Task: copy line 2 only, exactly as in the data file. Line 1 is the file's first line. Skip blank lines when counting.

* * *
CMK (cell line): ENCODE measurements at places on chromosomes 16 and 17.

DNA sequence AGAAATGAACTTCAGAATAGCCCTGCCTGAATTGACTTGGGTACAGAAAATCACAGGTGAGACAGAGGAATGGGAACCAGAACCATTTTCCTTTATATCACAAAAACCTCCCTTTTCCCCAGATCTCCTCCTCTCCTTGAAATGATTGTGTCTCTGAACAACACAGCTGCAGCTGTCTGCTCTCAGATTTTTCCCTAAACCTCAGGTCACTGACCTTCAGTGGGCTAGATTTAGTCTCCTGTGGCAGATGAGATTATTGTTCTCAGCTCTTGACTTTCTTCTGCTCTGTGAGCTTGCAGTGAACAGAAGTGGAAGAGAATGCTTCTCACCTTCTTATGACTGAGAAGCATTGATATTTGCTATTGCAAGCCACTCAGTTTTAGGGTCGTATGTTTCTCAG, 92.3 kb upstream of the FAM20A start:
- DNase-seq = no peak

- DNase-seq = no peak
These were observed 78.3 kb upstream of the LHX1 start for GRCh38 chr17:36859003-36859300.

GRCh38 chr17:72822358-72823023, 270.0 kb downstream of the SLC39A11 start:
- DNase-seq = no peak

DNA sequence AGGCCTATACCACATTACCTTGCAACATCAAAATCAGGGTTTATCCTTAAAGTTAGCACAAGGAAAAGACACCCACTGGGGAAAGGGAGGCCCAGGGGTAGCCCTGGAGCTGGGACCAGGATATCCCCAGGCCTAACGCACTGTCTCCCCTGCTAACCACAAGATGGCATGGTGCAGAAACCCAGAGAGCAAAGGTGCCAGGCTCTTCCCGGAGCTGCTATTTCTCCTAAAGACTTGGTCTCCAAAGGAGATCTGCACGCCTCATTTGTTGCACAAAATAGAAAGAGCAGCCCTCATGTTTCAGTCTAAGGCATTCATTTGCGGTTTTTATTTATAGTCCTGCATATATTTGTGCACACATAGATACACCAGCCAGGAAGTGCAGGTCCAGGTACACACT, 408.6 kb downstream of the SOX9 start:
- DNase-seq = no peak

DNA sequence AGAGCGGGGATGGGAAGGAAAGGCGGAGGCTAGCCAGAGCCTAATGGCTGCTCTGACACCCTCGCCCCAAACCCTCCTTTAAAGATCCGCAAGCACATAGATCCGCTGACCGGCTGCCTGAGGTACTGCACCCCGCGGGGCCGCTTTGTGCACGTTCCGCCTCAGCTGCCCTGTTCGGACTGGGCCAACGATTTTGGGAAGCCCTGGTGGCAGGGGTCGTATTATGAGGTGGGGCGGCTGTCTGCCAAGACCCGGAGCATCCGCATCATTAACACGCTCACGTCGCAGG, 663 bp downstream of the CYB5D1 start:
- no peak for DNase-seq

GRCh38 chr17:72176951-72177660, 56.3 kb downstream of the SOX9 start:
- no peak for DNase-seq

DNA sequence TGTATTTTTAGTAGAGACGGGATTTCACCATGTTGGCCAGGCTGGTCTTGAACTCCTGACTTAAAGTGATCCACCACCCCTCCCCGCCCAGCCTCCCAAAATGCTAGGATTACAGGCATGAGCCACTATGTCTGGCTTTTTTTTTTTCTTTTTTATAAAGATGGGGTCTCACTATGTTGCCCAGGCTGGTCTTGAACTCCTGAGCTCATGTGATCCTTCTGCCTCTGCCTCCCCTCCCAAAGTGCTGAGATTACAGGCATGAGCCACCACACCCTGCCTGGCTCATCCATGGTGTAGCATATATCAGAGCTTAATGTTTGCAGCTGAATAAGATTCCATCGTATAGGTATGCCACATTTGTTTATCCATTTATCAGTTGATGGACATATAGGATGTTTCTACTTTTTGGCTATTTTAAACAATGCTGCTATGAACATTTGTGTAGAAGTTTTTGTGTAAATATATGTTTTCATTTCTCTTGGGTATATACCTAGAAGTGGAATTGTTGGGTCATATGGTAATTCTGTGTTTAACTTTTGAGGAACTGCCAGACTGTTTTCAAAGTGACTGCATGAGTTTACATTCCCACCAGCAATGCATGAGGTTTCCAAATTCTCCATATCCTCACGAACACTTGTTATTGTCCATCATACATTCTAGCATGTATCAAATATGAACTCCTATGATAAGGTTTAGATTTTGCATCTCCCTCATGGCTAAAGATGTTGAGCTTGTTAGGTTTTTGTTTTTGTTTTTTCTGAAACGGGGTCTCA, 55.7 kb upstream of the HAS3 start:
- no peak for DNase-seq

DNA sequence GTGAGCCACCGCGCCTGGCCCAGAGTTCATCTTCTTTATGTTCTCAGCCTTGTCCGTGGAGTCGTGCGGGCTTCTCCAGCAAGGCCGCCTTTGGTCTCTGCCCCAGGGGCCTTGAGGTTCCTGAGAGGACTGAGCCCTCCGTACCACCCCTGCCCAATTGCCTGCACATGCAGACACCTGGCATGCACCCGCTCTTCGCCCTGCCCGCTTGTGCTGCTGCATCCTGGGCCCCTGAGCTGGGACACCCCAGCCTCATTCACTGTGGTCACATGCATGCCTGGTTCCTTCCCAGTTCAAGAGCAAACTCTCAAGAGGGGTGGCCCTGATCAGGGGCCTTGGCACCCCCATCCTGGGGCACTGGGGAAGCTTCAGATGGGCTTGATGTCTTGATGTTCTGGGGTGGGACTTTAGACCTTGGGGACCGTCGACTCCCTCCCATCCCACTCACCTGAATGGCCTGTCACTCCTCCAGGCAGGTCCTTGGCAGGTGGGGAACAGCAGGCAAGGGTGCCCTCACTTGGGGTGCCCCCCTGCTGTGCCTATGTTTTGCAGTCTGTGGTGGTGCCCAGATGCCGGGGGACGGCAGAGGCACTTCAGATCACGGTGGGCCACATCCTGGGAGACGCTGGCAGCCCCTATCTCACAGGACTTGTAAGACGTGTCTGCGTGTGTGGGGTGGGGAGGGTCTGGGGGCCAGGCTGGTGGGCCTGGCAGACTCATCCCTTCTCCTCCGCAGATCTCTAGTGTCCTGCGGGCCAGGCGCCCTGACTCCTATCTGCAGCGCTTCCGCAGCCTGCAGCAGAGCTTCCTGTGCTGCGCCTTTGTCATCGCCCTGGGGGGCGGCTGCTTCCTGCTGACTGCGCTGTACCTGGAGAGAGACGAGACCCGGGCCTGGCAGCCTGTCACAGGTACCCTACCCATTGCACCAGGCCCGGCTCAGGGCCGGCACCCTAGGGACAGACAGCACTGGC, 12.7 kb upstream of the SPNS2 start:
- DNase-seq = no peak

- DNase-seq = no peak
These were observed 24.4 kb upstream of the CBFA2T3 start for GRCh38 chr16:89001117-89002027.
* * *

DNA sequence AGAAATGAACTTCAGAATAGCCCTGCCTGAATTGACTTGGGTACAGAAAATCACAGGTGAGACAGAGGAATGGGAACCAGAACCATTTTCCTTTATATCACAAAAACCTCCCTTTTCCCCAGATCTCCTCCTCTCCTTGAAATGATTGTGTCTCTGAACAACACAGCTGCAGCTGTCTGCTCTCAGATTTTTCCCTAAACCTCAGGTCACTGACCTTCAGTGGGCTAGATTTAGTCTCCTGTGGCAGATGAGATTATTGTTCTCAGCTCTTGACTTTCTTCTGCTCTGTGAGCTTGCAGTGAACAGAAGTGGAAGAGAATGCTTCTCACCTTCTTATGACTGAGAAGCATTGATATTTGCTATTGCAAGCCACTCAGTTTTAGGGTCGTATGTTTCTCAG, 92.3 kb upstream of the FAM20A start: